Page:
Environmental Stunts


With Hurricane Irene churning away in the Atlantic Ocean this week, my thoughts turned to adverse weather and its effects. The scene of a battle in the midst of pouring rain, say like the Battle of Helms Deep in the Lord of the Rings movies, is one of those atmospheric pieces (no pun intended) that amp up the drama of any situation and that, by all means, should be brought to a game. But how exactly? It could be done entirely in description, with the weather simply being there for mood. It could be done with pages and pages of weather-specific rules that detail every single possible effect of rain on the field of battle. Or it could be done with a combination of the two that brings mood into the scene and adds some rules for that extra effect borne out of the specific environmental situation. In short, Environmental Stunts.

These kinds of Stunts were introduced in an adventure in the Blood in Ferelden sourcebook (I won’t say where or in what context to avoid spoilers) to great effect. During the battle in which they are relevant, these specially available Stunts offer players specific neat effects that enhance the drama of the combat in ways which make sense given where/what they are fighting. The idea is a fantastic one and worthy of extrapolating to other areas.



Our Own Helm’s Deep II

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Last night saw the end of the PC’s role as the Heroes of Redhold, an Avvarian settlement in the Frostback Mountains of Ferelden, and it ended on a kick ass note that truly showed how much stunts can turn the tide of battle in the Dragon Age RPG.  First, a quick recap, and be warned, there are spoilers here for the “Where Eagles Lair” adventure from the Blood in Ferelden supplement.

The party was tasked with defending the settlement from a horde of Darkspawn, in exchange for information about a kidnapped noble’s daughter.  The siege was designed as a series of three phases, with the first phase having them face three times as many genlocks as PCs before  moving on the to the following phase.  You can read about that here.

Last night’s game saw the PCs involved in phases two and three of the siege.  Here’s a quick recap of how it went, and what I took from it.


Our Own Helm’s Deep

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I ran a real neat encounter in my Dragon Age game, and I thought I’d share it here, along with some ideas you could steal from it for your game.  The encounter isn’t mine, it’s part of a published adventure found in the excellent Blood in Ferelden supplement for the Dragon Age RPG.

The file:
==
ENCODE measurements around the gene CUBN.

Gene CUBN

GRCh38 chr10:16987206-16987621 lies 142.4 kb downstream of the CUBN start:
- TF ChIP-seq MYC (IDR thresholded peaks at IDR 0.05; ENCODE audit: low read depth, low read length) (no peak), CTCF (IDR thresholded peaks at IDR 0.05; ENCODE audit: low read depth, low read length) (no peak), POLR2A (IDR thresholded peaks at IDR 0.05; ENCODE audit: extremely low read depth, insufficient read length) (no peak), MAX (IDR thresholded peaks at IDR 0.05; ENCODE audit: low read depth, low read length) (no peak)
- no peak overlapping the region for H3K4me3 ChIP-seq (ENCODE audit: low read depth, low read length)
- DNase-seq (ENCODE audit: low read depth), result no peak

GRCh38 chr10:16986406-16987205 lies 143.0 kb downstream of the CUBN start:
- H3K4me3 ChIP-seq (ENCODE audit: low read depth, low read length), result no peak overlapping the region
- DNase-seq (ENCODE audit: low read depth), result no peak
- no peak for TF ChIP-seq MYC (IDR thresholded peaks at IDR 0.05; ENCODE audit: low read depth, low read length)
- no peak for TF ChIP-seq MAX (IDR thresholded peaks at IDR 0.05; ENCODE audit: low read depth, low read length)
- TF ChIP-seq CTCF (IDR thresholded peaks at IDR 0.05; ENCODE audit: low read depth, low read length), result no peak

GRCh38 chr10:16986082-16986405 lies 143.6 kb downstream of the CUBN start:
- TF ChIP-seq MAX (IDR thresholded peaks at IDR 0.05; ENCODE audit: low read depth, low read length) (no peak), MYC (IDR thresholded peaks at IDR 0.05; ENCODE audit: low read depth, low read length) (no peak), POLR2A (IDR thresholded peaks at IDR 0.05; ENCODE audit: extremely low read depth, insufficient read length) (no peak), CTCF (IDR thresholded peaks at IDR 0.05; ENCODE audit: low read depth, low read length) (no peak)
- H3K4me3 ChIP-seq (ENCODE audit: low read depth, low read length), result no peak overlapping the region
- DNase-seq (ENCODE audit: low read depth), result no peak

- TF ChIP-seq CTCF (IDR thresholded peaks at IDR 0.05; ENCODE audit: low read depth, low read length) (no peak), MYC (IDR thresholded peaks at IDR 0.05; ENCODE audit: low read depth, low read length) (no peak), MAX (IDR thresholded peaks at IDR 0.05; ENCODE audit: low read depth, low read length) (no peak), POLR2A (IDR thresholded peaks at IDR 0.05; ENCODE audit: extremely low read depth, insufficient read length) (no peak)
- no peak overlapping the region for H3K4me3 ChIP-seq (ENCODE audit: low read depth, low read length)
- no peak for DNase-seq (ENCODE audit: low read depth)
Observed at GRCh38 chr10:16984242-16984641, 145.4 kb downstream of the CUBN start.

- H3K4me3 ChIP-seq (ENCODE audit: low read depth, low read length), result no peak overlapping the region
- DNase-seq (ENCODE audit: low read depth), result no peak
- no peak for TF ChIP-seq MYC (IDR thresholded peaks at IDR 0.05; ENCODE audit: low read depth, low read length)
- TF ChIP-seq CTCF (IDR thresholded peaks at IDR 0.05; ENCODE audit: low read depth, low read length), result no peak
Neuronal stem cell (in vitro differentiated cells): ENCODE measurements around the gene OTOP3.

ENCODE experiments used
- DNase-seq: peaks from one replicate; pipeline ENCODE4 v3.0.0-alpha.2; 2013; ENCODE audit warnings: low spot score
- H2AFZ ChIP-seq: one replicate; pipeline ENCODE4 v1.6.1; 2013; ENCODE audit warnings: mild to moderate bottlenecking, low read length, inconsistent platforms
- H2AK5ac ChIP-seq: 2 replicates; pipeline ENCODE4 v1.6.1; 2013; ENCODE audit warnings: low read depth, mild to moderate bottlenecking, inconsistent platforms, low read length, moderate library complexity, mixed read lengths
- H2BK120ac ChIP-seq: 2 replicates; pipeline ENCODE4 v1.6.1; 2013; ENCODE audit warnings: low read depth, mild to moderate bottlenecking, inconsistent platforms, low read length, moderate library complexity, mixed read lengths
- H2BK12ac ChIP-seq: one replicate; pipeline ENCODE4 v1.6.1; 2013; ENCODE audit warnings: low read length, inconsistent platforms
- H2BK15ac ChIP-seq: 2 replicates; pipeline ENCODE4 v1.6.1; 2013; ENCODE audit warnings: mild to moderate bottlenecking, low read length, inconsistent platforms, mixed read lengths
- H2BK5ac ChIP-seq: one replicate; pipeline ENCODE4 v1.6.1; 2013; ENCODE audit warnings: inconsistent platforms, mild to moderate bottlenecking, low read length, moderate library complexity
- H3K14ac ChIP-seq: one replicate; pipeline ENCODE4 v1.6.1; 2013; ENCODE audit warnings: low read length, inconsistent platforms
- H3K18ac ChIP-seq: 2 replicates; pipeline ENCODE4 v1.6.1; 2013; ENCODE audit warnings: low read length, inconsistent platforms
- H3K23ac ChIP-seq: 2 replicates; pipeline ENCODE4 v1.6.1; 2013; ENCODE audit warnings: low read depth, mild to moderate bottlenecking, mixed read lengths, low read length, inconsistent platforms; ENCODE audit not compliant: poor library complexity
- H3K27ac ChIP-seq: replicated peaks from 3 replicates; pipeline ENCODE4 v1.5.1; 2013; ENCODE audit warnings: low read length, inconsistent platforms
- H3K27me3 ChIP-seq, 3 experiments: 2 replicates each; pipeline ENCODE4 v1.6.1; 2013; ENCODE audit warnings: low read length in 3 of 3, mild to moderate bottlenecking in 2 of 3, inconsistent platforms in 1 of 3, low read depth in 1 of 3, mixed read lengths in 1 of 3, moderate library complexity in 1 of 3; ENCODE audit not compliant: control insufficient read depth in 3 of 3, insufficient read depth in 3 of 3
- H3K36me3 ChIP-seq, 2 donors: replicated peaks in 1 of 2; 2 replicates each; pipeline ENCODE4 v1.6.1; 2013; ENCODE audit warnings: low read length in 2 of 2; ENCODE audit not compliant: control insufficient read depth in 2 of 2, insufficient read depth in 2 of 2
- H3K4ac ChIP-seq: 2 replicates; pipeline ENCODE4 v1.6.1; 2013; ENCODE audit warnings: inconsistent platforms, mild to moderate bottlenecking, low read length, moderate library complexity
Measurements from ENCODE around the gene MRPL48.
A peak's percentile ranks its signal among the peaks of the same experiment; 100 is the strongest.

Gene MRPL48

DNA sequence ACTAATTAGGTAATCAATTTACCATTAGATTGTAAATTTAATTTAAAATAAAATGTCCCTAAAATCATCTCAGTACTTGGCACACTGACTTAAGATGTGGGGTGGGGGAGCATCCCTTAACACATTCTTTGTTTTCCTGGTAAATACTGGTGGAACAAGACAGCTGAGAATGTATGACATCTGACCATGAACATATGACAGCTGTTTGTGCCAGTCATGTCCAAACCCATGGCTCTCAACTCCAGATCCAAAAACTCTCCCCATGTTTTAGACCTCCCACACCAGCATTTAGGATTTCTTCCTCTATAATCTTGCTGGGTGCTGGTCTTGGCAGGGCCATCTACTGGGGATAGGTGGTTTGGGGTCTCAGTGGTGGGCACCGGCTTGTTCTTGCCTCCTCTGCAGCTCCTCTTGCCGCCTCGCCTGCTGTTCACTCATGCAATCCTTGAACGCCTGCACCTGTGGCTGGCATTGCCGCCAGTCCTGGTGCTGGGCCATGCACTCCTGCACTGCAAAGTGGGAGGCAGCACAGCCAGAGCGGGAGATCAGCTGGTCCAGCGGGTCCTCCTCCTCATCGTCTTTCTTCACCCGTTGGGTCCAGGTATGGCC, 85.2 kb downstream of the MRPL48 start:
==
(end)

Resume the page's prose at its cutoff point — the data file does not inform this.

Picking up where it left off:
The encounter has the party becoming the main defense against an army of invading darkspawn who are about to attack an Avaarian camp.  The party has to defend the wall, and keep the darkspawn from overrunning the defenses.

Warning: From here on, there are spoilers for “Where Eagles Lair.”


Moral Conundrums & Tough Choices in Your Game


One of the things I’ve learned since I began GM-ing Dragon Age is just how good placing moral conundrums in front of your players is.  The Dragon Age adventure philosophy, by design, encourages this approach to story-telling, and I’ve found that it really makes players become more involved in the story you are all trying to tell.

So as I’ve been trying to develop adventures and stories in this fashion, I’ve thought of ways to introduce these concepts at the table.  It requires you to put on a storyteller cap, rather than an “encounter designer” one, but it’s a pretty rewarding thing to see players scratching their heads trying to figure out what the right course of action is in certain situations, or what the moral thing to do would be.


Wrangler of Dragons: An Interview with Jeff Tidball


Jeff Tidball is a gaming industry veteran with enough credits to his name to fill up the ending of a movie. One of his most recent titles is Lead Developer for the Dragon Age RPG published by Green Ronin. But, what exactly does that mean? Curious about finding out the answer to that question, and frankly, reveling in any excuse to chat with someone with as much experience in our hobby as Jeff, I fired off a few questions his way.

Not only did Jeff take the time to answer them, he then invited me to barrage him with some follow-up questions as well. The end result is a fantastic interview that sheds some light into the behind-the-scenes process of producing the Dragon Age RPG line by the man who can rightly be called the Wrangler of Dragons.


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